Technical advisers to the Nuclear Regulatory Commission called yesterday for a range of design and operating changes in the nation's nuclear power reactors that they said would reduce the chances of another Three Mile Island incident.
Presenting the results of two days of deliberations to the NRC, the Advisory Commottee on Reactor Safeguards (ACRS) focused on changes that would get more imformation to control room operators and get it there faster.
"These things should be done quite soon; not necessary today, but they should be receiving attention at a very early date," committee chairman Dr. Max W. Carbon told the NRC.
Utilities should focus particularly on the natural circulation process of cooling reactors, not only under normal circumstances but in emergencies, the committee said. Operators should be trained in the procedure, instruments to help them judge its progress should be installed and "a suitable display of this information should be provided the plant operator at all times," the group told the NRC.
tThe experts asked for more instruments to diagnose and follow the course of an accident and suggested that existing temperature sensors be rigged to provide readings at higher levels.
A crucial set printed nothing but question marks for hours when temperatures rose during the Three Mile Island accident, and then operators were unsure whether it could be trusted when it once again began printing lower readings. If they had trusted it immediately, NRC staff members have been quoted as saying, the operators would have known much earlier that there was extensive damage to the nuclear reactor core.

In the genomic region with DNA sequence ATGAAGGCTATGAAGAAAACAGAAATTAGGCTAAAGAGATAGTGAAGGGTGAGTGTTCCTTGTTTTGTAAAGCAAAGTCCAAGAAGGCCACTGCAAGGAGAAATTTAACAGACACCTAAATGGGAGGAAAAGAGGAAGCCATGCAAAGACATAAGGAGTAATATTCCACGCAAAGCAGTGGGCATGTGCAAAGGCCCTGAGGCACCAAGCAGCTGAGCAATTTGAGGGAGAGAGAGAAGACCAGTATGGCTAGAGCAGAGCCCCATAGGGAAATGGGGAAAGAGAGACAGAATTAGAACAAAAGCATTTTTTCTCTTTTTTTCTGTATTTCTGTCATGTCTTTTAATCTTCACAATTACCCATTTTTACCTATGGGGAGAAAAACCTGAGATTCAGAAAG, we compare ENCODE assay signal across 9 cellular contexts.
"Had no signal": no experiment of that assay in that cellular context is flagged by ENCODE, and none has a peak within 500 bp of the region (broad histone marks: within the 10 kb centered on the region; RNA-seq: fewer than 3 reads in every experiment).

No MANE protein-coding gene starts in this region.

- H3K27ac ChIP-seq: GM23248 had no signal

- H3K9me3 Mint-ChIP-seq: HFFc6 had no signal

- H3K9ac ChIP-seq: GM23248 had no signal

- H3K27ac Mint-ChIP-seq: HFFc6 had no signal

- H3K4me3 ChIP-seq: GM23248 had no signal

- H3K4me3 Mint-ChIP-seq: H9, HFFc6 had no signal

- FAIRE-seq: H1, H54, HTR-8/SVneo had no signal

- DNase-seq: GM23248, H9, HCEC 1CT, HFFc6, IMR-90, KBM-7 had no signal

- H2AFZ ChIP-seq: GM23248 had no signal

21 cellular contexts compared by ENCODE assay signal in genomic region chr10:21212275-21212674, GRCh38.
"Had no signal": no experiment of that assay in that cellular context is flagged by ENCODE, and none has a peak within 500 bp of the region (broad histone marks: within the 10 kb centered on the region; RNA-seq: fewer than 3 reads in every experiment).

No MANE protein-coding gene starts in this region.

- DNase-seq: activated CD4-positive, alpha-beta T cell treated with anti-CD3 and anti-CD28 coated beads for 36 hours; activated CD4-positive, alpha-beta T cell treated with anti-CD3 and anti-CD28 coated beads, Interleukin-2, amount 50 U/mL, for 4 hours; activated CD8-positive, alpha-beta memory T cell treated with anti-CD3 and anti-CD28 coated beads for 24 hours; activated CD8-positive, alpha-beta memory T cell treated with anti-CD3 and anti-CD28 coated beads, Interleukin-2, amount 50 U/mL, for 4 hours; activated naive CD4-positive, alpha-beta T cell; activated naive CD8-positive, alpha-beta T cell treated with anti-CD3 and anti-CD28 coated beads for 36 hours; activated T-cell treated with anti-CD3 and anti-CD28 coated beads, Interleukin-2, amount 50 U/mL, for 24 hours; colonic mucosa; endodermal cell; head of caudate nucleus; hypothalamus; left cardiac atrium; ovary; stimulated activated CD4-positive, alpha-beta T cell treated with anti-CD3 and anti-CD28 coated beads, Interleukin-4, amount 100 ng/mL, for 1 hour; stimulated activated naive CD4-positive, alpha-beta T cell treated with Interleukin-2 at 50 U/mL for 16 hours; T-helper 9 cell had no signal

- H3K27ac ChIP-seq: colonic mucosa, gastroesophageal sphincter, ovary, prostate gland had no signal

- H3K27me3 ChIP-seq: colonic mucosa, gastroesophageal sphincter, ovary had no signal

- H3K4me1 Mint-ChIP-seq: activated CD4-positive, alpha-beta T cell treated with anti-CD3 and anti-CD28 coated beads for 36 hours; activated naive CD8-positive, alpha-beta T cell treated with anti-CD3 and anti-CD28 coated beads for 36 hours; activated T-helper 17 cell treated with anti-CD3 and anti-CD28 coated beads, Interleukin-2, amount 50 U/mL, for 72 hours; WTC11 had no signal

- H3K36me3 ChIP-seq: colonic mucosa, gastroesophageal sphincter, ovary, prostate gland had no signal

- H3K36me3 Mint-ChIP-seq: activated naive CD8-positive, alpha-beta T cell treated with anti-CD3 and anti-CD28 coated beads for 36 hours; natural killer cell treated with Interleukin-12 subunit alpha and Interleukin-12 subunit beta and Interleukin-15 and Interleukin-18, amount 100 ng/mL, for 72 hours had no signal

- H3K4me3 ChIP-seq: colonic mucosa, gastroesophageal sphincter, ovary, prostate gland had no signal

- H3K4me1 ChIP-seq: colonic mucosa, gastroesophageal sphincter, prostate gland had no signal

"The ACRS wishes to reiterate its previous recommendations that a high priority be given to research to improve reactor safety," the group continued.
"We urge more simulation, more compilation and more studies in-house by the [NRC] staff rather than relying as mich upon [industry] vendors as has been the case, " Carbon , a University of Wisconsin nuclear engineering professor, added.
The closest thing to disagreement among group members occurred in discussing whethers there was a need for indicators on each of a reactor's 1,000-plus cvalves that would show whether each was open or closed, and indicators on other safety-related switches, circuit breakers and other items.
Committee member Jeremiah J. Ray of Philadelhhia, a retired electrical engineer, endorsed the idea. "It's just a matter of putting the right components into the system to pick this up and crank into the computer," he said.
Consultant Walter Lipinski, an instruments specialist at Argonne National Laboratories, concurred: "Indication of position is a minimum," he said.
Operators at Three Mile Island did not notice for eight crucial seconds that the two main auxiliary feewater system valves were closed, moments in which core temperature skyrocketed.
Once cooling water was restored, the operators did not know for more than two hours that another valve had struck open, allowing the water to leave the reactor instead of cooling it. Major core damage occurred during that time.
Another consultant, however, Dr. Carl Michelson of the Tennessee Valley Authority, said the committee "could create safety problems with such a high degree of complexity" as indicators for each valve would cause.
"Some of the limit switches can be bigger than the valves," he said, and might "clutter up the place and involve massive amounts of wiring,"
In its recommendations to the NRC, dthe committee adopted a neutral position, asking the NRC to give "consuderation" to the idea of requiring installation of position monitors.
The advisers made a hurried presentation of their findings to the five member NRC before a jammed audience , and jumped up to race to catch airplanes back to their full-time jobs before the NRC could ask any questions.
Clearly nonplussed, acting chairman Victor Gilinsky said the commission would submit questions later. "We're at the mercy of the airlines," he said.